Should the Irish flag be allowed to be flown on St Patrick's Day in England.
In Blackpool where I live there a lot of Irish bars with names like 'Shenanigans' and other Irish inspired names like 'Ma Kelly's' and I was coming home on the bus yesterday I saw a couple of Irish flags flying from this bar.
I thought to myself even though the Republic of Ireland and the UK as a whole are at peace and in Northern Ireland there is power sharing now in the Stormont Assembly. Is it right given the troubles that took place in Northern Ireland between the British Army and the IRA and the many British soldiers who died there that we should allow the flying of the Irish Republican flag?
For example this may seem an extreme example but would we fly the Nazi flag for some German Day or the Old Soviet flag because of Russian Day and the Argentine flag or now the Islamic State flag because of some Muslim Day. I realize we are at peace with Germany today and most Germans would spit on the Nazi flag and I realize there is no Soviet flag any more and many Russians perhaps would not want to go back to Communist days and although tensions remain over the Falklands a loose peace exists between Argentina and the UK and no doubt many Muslims don't want to be grouped alongside Islamic State. But the point I'm making is we lost lives in fighting the Germans so why would we fly the Nazi flag and also perhaps clandestinely British agents died at the hands of the Russians and why we would fly that flag also 255 Brits died fighting the Argentines so we would fly that flag and lastly Brits have been killed at the hands of Islamic State so why we would fly their flag?
So the point I'm making is even though we are peace with Ireland now and former IRA men sit in the Stormont Assembly today in Northern Ireland like Deputy leader Martin McGuiness along side their Loyalist counterparts are we dishonouring the memories of all Brits that served and died fighting the IRA in allowing Irish people living here to celebrate St Patrick's Day?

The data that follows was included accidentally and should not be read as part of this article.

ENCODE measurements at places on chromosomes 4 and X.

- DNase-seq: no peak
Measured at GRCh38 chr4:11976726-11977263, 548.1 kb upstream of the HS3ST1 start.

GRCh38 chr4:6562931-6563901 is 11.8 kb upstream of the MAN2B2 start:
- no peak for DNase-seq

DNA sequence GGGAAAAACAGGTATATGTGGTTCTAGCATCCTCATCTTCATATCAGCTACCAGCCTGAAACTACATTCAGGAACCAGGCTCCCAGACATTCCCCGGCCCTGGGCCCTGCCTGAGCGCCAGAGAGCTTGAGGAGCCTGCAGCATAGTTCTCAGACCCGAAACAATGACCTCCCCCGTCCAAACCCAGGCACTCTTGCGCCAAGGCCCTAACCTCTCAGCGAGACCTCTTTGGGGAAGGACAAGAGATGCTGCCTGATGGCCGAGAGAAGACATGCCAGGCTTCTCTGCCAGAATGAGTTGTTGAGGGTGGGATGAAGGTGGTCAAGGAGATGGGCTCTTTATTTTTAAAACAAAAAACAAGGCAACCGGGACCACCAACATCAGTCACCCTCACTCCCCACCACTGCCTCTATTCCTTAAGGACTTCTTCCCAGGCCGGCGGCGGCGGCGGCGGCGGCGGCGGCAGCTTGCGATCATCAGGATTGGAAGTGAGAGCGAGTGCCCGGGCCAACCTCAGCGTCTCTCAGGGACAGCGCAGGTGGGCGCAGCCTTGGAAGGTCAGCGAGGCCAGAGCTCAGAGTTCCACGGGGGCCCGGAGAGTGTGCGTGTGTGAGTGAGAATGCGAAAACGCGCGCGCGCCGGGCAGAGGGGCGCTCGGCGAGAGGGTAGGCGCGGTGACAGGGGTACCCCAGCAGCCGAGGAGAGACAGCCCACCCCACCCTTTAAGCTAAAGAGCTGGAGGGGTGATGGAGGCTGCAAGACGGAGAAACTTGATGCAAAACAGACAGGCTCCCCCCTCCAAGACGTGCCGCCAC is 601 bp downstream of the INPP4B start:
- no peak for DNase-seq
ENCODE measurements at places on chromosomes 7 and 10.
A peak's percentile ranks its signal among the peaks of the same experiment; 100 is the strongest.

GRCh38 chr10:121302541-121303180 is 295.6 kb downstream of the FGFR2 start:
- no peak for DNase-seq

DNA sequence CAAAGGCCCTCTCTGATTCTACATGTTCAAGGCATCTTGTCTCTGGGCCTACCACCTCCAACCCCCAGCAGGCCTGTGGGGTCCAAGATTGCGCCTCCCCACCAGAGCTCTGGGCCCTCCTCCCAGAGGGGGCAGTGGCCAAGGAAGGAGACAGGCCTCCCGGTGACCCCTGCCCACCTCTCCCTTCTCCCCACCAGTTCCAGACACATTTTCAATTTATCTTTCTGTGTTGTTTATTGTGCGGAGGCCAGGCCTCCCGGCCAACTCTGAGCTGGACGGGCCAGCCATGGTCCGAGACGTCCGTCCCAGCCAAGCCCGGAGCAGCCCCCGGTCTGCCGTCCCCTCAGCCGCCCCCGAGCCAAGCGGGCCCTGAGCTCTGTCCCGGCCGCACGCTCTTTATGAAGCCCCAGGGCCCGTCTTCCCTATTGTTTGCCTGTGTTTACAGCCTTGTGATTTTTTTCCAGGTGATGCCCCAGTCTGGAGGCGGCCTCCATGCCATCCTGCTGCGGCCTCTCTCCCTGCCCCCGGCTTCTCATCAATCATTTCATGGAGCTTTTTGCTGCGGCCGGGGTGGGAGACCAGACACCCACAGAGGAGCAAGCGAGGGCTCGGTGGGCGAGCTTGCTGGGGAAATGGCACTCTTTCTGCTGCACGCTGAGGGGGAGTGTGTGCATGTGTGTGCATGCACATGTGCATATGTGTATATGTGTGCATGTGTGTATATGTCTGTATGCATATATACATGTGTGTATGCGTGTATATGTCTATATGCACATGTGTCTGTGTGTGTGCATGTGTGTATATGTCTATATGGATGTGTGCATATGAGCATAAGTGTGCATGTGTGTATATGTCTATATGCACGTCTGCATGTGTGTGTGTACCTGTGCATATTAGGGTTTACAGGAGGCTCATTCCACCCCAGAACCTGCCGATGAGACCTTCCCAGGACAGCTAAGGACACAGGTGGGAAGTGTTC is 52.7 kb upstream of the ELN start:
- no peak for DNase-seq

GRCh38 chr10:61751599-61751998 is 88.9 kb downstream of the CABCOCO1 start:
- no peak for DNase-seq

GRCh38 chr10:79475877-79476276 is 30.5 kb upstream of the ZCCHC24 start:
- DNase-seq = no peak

This point I'm making is a controversial one I realize that but I feel it is a valid question? I know that many Irish people have died at the hands of the British too and the Irish were fighting for freedom as they saw it to end British occupation. The potato famine killed many Irish people forcing many of them to flee abroad and there was the Easter rising in Dublin in 1916 which ended in the loss of many Irish and British people but the Irish gained their freedom eventually. In World War 1 and II the Germans and Irish helped each other as they were facing a common enemy the British so I guess it is only logical that both would aid one another (I also know many Irish people did serve in British forces in both wars). Then were the troubles when the IRA bombed Loyalist areas (Loyalist Irish people who are mainly Protestant descended from English and Scottish settlers owing their allegiance to the UK hence Loyalist in Northern Ireland who had their own terror groups UDA and UFF who struck back at the Catholic Irish in the Republic and else where) and also the IRA bombed the British main land like the Birmingham pub bombings and also the Warrington bombing and the Canary Wharf bombing and Sunday Bloody Sunday when British soldiers supposedly shot Irish civilians demonstrating although British soldiers say they returned fire when shot upon as maybe the IRA men were using the demonstrating Irish civilians as human shields a common practice amongst terrorists.
I am wondering for example when it is St George's Day the national day of England are English people allowed to have marches and fly their flag like we allow the Irish here?
This rant is not an anti - Irish rant by no means as I have acknowledged that the British were in some part to blame for the creation of the IRA and that many Irish served in the British forces but the point remains in flying the Irish flag I can't help feeling uncomfortable as an Englishman for the reasons I have explained.
Also amongst Irish Republicans the spectre of Irish terrorism has not gone away as IRA splinter groups who never signed up to the peace accord are still active as has been shown on the news recently. Many of them make money in Mafia style gangs and no doubt in Northern Ireland itself the Loyalist groups those who do not agree with the peace accord and power sharing with their IRA counter parts are bubbling under the surface too. The UK still has a military presence there although thanks to the peace accord it is low key and I pray it never has to go back on the streets as it did when the troubles as they are known were in full blown war.